Review: Buffy #27, “Retreat Part 2”

After a long hiatus, I’ve decided to star reviewing the issues of “Buffy the Vampire Slayer: Season 8” again, in part because I’ve been doing mini-comic reviews on for the past few weeks. This week brings us issue #27, the second issue of the “Retreat” story arc.

As always, there are two covers to this issue -- the Jo Chen poster-style cover and the Georges Jeanty cover. Disappointingly, for a book called “Buffy the Vampire Slayer”, neither cover features Buffy herself. Jeanty gets points here for at least putting Oz on the cover, since he is the primary focus of this issue. Also, I miss when Chen and Jeanty would work the logo into the artwork. I’m not sure if it was a mandate from Dark Horse, or just a creative choice, but over the last few issues, the logo has just been slapped on as an overlay.

What I have to keep reminding myself is that these four-part stories are the equivalent of a single episode of Buffy. Remember, we’re on issue 27, and they’re still calling this Season 8. So, with that in mind, this issue actually includes some relatively big plot developments, with Twilight (the main villain of the season) trying to track down Buffy and the slayers, who teleported to Tibet. If you’ve forgotten what happened in the last issue, they’re hanging with Oz, trying to learn how to suppress their magic to stay off Twilight’s radar. I have to admit, I actually like where this story is going, mostly because it’s the first time it seems like the Twilight arc (not to be confused with the world’s shittiest movie/book series, “Twilight”) is moving toward some kind of resolution. Also, Jane Espenson does a great job writing Oz, so she was the right choice to handle this arc.

There’s also a lot of great dialogue about a “spike” in magical activity, and multiple characters respond to this information with just the question “Spike?” like they’re asking about the character. It’s a nice little shout-out from Espenson, since she can’t use Spike himself right now.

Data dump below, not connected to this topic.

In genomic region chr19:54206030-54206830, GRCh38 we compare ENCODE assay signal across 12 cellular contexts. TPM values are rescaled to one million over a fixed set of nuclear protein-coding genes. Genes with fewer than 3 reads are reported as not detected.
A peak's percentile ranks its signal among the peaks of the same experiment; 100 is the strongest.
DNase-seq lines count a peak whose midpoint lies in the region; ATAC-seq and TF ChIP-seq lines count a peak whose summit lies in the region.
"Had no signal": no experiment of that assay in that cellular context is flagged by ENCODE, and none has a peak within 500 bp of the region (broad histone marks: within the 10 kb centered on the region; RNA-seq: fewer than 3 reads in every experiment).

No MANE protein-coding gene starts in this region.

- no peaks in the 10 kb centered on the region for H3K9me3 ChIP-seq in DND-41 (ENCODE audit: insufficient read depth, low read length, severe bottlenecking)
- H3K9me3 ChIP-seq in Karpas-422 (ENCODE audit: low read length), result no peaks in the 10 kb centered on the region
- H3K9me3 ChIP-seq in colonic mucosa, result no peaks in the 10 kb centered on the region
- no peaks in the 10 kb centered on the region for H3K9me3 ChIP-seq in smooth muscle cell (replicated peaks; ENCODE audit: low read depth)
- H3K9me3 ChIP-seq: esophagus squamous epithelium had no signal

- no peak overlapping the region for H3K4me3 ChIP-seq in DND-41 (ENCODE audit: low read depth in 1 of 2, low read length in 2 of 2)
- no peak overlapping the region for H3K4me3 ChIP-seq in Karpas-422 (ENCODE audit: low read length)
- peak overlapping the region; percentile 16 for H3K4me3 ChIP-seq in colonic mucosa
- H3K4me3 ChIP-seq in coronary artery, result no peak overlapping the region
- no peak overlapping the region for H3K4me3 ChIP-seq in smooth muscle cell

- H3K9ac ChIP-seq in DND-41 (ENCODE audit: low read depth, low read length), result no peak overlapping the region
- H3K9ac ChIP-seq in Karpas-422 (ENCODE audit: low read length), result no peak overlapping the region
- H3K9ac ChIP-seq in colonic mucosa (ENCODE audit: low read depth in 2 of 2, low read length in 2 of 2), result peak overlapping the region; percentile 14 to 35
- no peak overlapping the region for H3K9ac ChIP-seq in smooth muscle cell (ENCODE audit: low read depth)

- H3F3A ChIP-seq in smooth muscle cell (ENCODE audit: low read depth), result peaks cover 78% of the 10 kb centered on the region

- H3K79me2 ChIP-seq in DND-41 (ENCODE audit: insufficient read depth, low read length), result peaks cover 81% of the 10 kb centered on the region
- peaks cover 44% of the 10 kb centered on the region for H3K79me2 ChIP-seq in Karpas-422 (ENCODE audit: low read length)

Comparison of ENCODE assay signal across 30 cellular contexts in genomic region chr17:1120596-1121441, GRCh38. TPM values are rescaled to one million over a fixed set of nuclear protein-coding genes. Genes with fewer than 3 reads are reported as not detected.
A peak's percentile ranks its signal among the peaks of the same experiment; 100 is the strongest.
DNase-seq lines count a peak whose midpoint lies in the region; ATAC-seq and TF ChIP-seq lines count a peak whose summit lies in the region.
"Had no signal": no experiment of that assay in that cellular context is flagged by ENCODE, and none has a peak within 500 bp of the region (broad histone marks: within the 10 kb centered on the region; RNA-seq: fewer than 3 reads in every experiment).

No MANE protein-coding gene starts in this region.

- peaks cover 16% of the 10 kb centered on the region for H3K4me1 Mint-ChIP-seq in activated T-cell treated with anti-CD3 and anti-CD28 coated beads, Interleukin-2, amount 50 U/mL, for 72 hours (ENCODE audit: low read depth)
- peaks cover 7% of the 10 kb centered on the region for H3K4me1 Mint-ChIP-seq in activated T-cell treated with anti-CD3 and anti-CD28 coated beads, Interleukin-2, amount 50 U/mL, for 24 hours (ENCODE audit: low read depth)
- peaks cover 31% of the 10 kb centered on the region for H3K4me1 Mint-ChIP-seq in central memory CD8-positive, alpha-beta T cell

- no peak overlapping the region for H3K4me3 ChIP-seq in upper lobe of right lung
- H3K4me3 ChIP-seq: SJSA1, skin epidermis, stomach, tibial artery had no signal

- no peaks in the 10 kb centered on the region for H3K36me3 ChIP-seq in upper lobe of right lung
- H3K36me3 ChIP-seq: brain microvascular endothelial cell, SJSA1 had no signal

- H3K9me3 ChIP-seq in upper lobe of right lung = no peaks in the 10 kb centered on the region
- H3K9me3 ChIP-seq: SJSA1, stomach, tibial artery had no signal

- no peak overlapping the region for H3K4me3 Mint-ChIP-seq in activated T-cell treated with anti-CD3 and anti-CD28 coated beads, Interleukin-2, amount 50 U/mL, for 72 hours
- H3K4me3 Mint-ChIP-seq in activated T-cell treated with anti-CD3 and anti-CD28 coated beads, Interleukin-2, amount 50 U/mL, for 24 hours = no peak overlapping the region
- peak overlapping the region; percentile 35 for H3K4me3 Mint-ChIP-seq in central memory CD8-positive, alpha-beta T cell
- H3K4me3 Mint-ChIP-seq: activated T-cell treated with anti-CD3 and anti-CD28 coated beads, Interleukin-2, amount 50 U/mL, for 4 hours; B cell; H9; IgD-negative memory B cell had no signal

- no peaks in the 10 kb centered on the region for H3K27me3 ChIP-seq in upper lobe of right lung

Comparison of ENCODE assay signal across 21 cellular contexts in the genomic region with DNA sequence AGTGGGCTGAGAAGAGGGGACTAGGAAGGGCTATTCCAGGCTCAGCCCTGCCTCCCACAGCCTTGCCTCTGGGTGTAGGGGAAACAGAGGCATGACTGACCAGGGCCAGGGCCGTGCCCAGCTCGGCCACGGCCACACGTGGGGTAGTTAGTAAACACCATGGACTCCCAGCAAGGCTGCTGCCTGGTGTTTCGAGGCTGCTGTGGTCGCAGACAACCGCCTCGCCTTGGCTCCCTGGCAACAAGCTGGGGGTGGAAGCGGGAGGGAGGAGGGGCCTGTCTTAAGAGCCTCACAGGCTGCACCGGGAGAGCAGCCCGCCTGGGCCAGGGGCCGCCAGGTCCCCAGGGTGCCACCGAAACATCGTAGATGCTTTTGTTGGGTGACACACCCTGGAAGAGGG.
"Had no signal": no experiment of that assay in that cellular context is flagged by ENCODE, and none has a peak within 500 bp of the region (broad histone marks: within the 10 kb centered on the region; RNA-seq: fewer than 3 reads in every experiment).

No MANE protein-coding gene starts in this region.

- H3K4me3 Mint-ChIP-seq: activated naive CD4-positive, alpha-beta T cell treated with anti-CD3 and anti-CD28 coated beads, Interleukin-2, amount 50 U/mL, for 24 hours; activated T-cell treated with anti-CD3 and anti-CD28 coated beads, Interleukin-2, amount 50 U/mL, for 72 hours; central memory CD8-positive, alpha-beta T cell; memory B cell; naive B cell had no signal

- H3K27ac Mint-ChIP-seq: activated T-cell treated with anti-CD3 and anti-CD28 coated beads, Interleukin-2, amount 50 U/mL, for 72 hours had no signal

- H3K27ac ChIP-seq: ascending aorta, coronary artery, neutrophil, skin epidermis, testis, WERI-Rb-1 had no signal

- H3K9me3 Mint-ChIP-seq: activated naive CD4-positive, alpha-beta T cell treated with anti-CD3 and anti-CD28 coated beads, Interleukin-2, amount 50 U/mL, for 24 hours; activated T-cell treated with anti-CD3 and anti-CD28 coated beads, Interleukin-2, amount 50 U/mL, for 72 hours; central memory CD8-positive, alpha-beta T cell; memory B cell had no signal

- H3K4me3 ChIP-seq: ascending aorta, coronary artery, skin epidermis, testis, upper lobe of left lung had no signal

Jeanty’s style has grown on me, and I’ve gotten used to his character models for Buffy/Willow/Xander, etc, but there’s still something that bothers me, and it’s very noticeable in this issue. When he draws large/distant group scenes, he reverts to this faceless style that just looks weird. I understand that with five or six people in a panel, they can’t look photorealistic, but are eyes and mouths too much to ask? That nit-pick aside, Jeanty does a good job drawing Oz (who I recognized as Oz right away in the last issue -- something I couldn’t say about some of the other characters) and handles the werewolf action scenes very well. I also love the perspective he chose to use on the last image of the book. It’s hard to describe, so I won’t, but I’ll just say I like it (also, there are 16 characters in the shot, and all of them have some form of eyes and mouth, so he shows he can do it).

OK, this issue, again, doesn’t actually reveal that, but over the past few issues, we’ve been able to rule out Riley and Oz. And, let’s be honest, we can rule out Andrew too (I’m still convinced he’s working with Twilight in some way, but it’s obvious he’s not him).

In this issue, Twilight does reveal that he knows Buffy, at least more than just as an adversary. Plus, now that we know Riley is working for Twilight, we have to assume that Twilight is someone Riley would trust. Someone on some forum I read threw out the possibility of Graham, Riley’s former Initiative colleague, and that doesn’t seem too far fetched. I’m not willing to throw all my eggs in the Graham basket right now, but he’s as good a guess as we’ve got so far.

Next Issue (#28: Retreat, Pt. 3) -->


  1. Great review, but I am curious: Are the reviews from 14-26 missing or did I somehow not see them?

  2. I had stopped reviewing the book on a monthly basis after Issue #13, then decided to start up again with Issue #27 (a random place to pick up, I know, but the inspiration just sort of struck me).


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